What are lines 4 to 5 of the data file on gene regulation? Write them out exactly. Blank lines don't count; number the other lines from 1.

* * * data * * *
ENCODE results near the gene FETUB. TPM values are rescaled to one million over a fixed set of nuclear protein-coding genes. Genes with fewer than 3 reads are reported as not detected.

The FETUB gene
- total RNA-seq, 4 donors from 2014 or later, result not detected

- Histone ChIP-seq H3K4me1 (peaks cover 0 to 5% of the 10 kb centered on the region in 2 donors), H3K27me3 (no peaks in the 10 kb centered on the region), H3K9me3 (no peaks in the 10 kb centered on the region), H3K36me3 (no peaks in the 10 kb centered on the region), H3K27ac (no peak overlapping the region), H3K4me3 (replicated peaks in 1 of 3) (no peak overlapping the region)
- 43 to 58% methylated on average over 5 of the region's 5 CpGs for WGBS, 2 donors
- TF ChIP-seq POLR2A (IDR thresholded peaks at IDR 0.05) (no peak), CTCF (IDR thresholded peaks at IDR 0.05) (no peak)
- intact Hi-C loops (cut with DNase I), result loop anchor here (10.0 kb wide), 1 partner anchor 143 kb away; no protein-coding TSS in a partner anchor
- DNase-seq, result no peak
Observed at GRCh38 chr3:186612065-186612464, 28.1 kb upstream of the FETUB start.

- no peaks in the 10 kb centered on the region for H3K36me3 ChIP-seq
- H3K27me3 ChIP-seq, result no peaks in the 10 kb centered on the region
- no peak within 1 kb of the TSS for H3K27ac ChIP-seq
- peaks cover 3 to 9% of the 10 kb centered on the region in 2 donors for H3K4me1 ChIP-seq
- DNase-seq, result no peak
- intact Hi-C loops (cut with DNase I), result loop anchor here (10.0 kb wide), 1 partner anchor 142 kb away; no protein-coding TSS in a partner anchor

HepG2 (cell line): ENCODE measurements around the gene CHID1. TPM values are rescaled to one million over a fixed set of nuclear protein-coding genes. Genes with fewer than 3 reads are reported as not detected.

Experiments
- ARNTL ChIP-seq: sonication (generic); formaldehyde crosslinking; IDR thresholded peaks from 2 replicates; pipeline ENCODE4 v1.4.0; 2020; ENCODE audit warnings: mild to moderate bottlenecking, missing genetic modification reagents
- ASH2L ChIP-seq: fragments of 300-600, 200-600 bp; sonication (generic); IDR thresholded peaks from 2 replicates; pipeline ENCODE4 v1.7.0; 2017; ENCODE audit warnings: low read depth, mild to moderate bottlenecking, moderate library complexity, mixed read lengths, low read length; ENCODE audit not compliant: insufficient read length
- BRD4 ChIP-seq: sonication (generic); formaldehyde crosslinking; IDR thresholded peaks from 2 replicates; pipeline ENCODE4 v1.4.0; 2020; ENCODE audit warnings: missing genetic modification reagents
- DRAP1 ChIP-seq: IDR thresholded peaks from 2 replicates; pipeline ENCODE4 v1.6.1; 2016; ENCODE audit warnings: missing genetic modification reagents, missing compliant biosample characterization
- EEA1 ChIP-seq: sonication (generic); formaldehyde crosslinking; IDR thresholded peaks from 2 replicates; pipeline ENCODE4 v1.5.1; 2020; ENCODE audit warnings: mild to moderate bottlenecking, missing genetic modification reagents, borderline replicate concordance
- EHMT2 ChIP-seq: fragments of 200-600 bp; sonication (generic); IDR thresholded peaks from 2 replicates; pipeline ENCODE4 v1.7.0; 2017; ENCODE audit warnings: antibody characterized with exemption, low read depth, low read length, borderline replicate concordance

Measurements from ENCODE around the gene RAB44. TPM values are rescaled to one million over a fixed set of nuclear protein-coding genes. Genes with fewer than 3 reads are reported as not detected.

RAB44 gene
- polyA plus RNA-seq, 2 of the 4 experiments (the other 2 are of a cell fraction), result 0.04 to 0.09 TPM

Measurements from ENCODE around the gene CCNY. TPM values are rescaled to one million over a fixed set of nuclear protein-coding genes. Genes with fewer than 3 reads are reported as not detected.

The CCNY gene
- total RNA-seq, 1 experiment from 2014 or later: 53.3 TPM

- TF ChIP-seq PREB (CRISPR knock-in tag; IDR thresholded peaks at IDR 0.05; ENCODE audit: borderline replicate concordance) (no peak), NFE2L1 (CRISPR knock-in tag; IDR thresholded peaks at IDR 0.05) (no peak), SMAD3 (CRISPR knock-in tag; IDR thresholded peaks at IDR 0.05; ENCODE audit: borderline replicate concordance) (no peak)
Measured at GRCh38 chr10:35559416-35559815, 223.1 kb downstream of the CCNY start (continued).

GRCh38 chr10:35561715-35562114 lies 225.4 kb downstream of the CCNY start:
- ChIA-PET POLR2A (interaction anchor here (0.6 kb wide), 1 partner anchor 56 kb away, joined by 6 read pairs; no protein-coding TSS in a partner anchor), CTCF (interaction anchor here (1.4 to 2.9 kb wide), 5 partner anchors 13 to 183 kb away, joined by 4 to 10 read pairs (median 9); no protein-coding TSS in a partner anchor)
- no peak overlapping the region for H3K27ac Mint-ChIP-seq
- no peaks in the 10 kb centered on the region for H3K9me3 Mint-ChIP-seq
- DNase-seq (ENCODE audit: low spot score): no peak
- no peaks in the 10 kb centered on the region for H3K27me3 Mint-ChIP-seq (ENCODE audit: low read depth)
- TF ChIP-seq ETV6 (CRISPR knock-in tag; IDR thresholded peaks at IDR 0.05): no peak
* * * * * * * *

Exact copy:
- Histone ChIP-seq H3K4me1 (peaks cover 0 to 5% of the 10 kb centered on the region in 2 donors), H3K27me3 (no peaks in the 10 kb centered on the region), H3K9me3 (no peaks in the 10 kb centered on the region), H3K36me3 (no peaks in the 10 kb centered on the region), H3K27ac (no peak overlapping the region), H3K4me3 (replicated peaks in 1 of 3) (no peak overlapping the region)
- 43 to 58% methylated on average over 5 of the region's 5 CpGs for WGBS, 2 donors